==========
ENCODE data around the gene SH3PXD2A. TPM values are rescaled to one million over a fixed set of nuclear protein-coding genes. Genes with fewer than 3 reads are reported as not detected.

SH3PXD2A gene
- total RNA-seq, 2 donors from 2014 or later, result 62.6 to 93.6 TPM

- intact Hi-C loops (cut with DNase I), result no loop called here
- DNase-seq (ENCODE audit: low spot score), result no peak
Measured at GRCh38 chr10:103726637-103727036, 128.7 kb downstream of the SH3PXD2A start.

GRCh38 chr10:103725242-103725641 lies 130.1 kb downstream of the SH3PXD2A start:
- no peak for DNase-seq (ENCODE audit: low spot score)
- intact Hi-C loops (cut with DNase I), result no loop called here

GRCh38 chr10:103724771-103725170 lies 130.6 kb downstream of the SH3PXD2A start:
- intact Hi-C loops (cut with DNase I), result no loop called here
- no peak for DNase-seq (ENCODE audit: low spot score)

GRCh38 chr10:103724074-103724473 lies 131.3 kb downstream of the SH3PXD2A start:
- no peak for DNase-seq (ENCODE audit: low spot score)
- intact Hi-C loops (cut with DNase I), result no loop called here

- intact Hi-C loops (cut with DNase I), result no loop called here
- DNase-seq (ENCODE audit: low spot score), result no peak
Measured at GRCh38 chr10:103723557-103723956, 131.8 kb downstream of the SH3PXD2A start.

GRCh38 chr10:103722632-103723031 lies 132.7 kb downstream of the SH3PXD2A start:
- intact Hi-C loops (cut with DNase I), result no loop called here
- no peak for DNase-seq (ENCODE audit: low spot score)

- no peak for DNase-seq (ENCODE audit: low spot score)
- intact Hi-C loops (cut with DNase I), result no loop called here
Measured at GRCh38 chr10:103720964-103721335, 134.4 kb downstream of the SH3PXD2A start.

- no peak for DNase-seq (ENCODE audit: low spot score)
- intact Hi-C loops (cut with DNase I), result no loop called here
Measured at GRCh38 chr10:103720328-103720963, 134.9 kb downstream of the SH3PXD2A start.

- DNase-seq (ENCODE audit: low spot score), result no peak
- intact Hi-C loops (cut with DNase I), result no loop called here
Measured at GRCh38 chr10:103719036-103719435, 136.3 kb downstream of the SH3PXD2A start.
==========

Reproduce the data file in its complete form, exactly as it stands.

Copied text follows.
ENCODE data around the gene SH3PXD2A. TPM values are rescaled to one million over a fixed set of nuclear protein-coding genes. Genes with fewer than 3 reads are reported as not detected.

SH3PXD2A gene
- total RNA-seq, 2 donors from 2014 or later, result 62.6 to 93.6 TPM

- intact Hi-C loops (cut with DNase I), result no loop called here
- DNase-seq (ENCODE audit: low spot score), result no peak
Measured at GRCh38 chr10:103726637-103727036, 128.7 kb downstream of the SH3PXD2A start.

GRCh38 chr10:103725242-103725641 lies 130.1 kb downstream of the SH3PXD2A start:
- no peak for DNase-seq (ENCODE audit: low spot score)
- intact Hi-C loops (cut with DNase I), result no loop called here

GRCh38 chr10:103724771-103725170 lies 130.6 kb downstream of the SH3PXD2A start:
- intact Hi-C loops (cut with DNase I), result no loop called here
- no peak for DNase-seq (ENCODE audit: low spot score)

GRCh38 chr10:103724074-103724473 lies 131.3 kb downstream of the SH3PXD2A start:
- no peak for DNase-seq (ENCODE audit: low spot score)
- intact Hi-C loops (cut with DNase I), result no loop called here

- intact Hi-C loops (cut with DNase I), result no loop called here
- DNase-seq (ENCODE audit: low spot score), result no peak
Measured at GRCh38 chr10:103723557-103723956, 131.8 kb downstream of the SH3PXD2A start.

GRCh38 chr10:103722632-103723031 lies 132.7 kb downstream of the SH3PXD2A start:
- intact Hi-C loops (cut with DNase I), result no loop called here
- no peak for DNase-seq (ENCODE audit: low spot score)

- no peak for DNase-seq (ENCODE audit: low spot score)
- intact Hi-C loops (cut with DNase I), result no loop called here
Measured at GRCh38 chr10:103720964-103721335, 134.4 kb downstream of the SH3PXD2A start.

- no peak for DNase-seq (ENCODE audit: low spot score)
- intact Hi-C loops (cut with DNase I), result no loop called here
Measured at GRCh38 chr10:103720328-103720963, 134.9 kb downstream of the SH3PXD2A start.

- DNase-seq (ENCODE audit: low spot score), result no peak
- intact Hi-C loops (cut with DNase I), result no loop called here
Measured at GRCh38 chr10:103719036-103719435, 136.3 kb downstream of the SH3PXD2A start.